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October 17, 2012

Family, farming and football have always been the loves of former Tech DB Paul Davis, who excelled under Bill Dooley in the late 1970s

By: Jimmy Robertson

Most folks retire from a profession and then start to take it easy.

Paul Davis retired, hopped on a tractor and went to work.

The former Tech defensive back retired after working 28 years as an agriculture extension agent, but he works just as hard these days, helping his father farm 250 acres of the family’s 1,200-acre place in New Kent County, Va., a relatively small county between Richmond and Williamsburg. They grow corn, soybeans, wheat, barley and pumpkins.

“My wife and I built a home here on the Pamunkey River,” Davis said. “I wake up and get to work with my dad, who is 85, and my mom is in good health, too. My wife just retired last year after being a P.E. teacher for a long time. It’s been a lot of fun. I’m fortunate. I’ve lived several dreams.”

Davis’ father, Boogie, played baseball at Tech in the 1950s, and Davis himself eventually wound up in Blacksburg. Despite being a terrific athlete at New Kent High, he stood only 5-foot-9 and weighed around 160 pounds, so he received little attention from colleges and decided to join the Army. He spent two years in the Army and married not long after his service ended. He then went to Ferrum Junior College, where he played for the legendary Hank Norton for two years. In his final year there, he intercepted 11 passes, and despite his small stature, he received a scholarship offer from then Tech head coach Bill Dooley.

“At Ferrum, you had to buy everything,” Davis said. “You had to buy your cleats and shirts and all that stuff, and when we traveled, we went everywhere by bus. We never stopped to eat. We’d leave for a trip and stop in the morning at a rest area for donuts. Then for lunch, we’d stop at another rest area, and he’d [Norton] pull out the bread and cheese and bologna for us.

“At Tech, everything was handed to you. If you didn’t play hard, you didn’t know how good you had it.”

Davis quickly made a name for himself after enrolling at Tech in 1979. He won a starting cornerback’s job, and he also helped out with punt returns, teaming with John Ludlow to handle those duties. They got the job when Dooley made anyone who had returned punts in high school go down to the end of the field to catch punts one day in practice. Anyone who dropped a punt was eliminated from the competition for the job.

“It was a way to get out of hitting and running for an hour,” Davis said. “We caught a bunch of punts, and John and I didn’t drop a punt. Then Dooley told us the job was ours. If I had known that, I would have dropped the first punt. Our first game was a night game against Louisville, and I hadn’t played a night game in years. I was as nervous as you could be.”

He survived that game and many others in the punt return role, but he took his two hardest hits as a punt returner, including one against Florida State when he didn’t see a would-be tackler in front of him. The tackler nailed him just as he caught the ball.

“I couldn’t have fumbled,” he said. “The ball was buried in my chest.”

Davis, though, has fond memories of playing the Seminoles. On Sept. 29, 1979, he intercepted three passes against Florida State in a game played at Lane Stadium, tying a school record in the process – one that he still shares to this day with numerous others. The Hokies lost the game 17-10 and went on to finish with a 5-6 mark in Dooley’s second season.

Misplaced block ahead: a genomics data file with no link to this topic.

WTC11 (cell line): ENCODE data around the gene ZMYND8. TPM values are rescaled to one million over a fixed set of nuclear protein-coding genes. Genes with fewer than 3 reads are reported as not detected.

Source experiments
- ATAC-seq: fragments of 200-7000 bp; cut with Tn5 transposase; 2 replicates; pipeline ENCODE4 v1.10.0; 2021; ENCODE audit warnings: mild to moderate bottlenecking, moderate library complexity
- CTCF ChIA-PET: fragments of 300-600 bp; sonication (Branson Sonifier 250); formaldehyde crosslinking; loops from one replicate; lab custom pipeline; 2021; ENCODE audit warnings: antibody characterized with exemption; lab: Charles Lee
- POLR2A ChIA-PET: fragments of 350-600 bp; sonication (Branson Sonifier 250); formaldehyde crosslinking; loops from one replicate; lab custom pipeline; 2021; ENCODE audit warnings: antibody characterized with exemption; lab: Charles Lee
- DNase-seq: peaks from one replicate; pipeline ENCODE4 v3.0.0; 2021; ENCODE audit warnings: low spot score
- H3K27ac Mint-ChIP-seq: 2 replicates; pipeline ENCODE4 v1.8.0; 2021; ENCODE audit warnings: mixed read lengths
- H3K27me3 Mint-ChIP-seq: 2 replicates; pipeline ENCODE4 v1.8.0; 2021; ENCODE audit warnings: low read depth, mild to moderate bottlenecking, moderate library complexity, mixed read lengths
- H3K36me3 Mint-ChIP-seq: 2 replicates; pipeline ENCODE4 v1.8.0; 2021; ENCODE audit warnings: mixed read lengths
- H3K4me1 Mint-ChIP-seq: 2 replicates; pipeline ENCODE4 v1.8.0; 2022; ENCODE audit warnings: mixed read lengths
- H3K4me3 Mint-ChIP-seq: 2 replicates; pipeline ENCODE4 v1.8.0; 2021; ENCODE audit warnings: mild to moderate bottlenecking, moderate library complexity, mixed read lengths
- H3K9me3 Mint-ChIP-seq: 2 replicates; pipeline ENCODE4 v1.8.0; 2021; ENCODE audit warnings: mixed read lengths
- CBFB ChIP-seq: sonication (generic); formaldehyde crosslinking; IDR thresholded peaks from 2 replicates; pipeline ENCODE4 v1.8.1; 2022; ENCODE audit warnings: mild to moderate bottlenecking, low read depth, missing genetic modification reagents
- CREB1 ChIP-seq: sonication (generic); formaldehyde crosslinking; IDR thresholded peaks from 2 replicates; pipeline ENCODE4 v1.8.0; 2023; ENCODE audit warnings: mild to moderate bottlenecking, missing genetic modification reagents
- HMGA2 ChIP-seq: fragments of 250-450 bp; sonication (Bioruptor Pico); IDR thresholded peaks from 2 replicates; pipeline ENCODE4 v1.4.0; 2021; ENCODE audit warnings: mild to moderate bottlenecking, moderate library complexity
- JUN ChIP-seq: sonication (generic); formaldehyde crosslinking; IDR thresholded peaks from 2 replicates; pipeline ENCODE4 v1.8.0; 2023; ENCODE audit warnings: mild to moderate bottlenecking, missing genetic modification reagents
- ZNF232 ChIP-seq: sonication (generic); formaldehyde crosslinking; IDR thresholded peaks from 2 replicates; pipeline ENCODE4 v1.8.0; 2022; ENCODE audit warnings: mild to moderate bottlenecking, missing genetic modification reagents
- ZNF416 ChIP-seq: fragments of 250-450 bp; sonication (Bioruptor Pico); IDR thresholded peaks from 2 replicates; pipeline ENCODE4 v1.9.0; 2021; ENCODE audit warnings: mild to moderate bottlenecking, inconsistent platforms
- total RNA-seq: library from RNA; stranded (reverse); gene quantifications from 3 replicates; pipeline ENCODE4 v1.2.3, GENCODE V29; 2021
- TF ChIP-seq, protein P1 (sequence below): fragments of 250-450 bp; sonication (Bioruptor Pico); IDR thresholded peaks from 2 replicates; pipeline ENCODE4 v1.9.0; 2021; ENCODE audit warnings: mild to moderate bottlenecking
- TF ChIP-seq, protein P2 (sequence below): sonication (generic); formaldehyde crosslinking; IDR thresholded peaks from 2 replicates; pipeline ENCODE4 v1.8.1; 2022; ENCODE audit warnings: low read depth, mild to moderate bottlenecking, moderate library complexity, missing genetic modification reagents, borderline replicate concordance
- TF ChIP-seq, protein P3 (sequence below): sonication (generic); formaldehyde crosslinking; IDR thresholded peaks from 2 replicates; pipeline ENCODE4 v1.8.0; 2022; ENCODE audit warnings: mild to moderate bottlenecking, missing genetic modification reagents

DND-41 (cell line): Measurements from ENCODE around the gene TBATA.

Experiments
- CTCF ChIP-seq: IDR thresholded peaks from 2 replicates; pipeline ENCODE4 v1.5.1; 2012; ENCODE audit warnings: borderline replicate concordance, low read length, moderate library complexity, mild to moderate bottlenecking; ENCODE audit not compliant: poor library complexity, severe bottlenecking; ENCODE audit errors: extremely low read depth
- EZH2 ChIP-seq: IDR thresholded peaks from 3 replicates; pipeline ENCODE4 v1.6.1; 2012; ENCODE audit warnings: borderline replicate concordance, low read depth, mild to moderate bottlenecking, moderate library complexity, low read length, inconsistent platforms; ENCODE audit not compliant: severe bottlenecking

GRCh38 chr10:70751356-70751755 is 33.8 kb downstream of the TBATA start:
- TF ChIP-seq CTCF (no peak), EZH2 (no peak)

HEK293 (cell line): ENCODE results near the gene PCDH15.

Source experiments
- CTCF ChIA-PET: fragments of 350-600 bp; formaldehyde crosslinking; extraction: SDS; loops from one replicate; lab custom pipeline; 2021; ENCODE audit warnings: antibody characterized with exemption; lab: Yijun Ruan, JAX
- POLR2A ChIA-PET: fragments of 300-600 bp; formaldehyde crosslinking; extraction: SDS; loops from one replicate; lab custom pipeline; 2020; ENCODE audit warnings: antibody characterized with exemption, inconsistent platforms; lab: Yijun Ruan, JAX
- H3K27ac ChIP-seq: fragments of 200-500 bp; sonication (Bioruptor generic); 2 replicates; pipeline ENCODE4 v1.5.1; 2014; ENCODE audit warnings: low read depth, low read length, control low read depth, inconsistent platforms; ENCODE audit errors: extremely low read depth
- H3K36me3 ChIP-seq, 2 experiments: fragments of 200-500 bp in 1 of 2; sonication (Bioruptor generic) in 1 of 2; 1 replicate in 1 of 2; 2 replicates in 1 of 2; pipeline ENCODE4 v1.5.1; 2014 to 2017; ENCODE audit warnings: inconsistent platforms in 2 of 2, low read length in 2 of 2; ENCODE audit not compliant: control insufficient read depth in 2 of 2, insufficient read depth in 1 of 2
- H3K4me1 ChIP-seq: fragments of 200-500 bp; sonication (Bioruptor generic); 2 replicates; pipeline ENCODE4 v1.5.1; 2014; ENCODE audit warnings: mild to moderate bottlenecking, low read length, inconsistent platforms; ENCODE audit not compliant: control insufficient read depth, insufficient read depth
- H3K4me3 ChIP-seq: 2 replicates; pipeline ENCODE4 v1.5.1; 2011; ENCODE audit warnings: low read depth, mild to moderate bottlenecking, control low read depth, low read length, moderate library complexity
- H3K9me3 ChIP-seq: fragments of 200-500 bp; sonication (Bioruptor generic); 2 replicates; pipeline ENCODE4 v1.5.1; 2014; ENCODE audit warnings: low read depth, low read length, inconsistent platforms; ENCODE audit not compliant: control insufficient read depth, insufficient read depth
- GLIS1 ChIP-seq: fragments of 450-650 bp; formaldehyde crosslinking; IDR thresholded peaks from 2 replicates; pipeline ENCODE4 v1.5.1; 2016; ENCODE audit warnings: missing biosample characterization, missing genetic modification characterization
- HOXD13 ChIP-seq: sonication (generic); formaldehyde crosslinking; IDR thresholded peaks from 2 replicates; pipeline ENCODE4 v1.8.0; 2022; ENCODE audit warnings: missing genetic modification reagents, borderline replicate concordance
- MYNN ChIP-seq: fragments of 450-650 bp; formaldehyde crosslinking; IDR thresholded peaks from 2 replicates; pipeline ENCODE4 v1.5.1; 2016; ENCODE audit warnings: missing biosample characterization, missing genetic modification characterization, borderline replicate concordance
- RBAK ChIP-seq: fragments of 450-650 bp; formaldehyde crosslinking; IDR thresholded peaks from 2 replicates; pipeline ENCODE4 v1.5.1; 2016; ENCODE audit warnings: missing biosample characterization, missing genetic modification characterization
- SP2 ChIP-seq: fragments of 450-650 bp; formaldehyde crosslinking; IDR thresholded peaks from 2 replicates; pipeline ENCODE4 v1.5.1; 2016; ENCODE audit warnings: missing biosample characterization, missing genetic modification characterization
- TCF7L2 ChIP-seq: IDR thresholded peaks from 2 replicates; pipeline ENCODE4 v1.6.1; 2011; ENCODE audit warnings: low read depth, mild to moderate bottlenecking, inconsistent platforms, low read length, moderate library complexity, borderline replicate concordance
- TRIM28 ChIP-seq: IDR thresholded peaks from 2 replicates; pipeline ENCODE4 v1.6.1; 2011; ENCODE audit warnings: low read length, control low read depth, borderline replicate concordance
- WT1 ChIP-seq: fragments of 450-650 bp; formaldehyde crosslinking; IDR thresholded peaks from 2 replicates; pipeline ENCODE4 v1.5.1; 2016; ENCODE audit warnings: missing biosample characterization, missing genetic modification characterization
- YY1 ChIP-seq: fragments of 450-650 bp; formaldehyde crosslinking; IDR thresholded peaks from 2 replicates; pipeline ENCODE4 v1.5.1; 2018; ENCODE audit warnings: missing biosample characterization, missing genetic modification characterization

However, Davis and his teammates turned things around in 1980. Led by a suffocating defense, the Hokies went 8-3 during the regular season and secured a bid to the Peach Bowl – the program’s first bowl bid in 12 years.

The bowl game, though, wasn’t exactly the greatest of experiences for Davis – and not just because Tech fell 20-10 to a Jim Kelly-led Miami Hurricane squad.

“I had the intestinal flu the night before the game,” Davis said. “I didn’t get out of bed until we loaded the bus right before the game. I was a team captain, and it was my last game and it was on national TV. I couldn’t miss that game. I had just an okay game, but by halftime, I felt fine. It was just one of those 24-hour bugs.”

Davis, who had always planned to go into agriculture and be a farmer, graduated in 1981 with a degree in integrated pest management. He spent three years as an agriculture extension agent in Fluvanna County, Va., before returning to Tech to get a master’s degree in weed science. Once he got his master’s degree, he took a position as a Chesapeake Bay cleanup coordinator, helping educate other extension agents in efforts to clean up the waters that feed into the Chesapeake.

After two years, Davis landed back in New Kent as the extension agent there, educating farmers in the region on the latest in agricultural practices and raising his two daughters, including one who graduated from Tech in 2005 and one who graduated from Bridgewater in 2010. He worked in New Kent for more than 20 years before recently retiring, but he still remains involved in the profession, working as a research consultant for fertilizer companies and other agriculture-related businesses.

Despite all he has going on, he still makes time to come back to Blacksburg for a couple of games each year.

“This is our busiest time of the year,” Davis said. “But I still make it up two or three times. I like to check in on Lester [Karlin, Tech’s longtime equipment manager] and Billy Hite [senior advisor to Coach Frank Beamer]. They’re the only two left from when I was there.”

Davis saw some of his old teammates at the letterman’s reunion this past spring, and he plans on coming back next spring for that. Of course, he’s probably written that date in pencil.

Given his love for agriculture, any work on the farm that needs to be done next spring certainly takes top priority.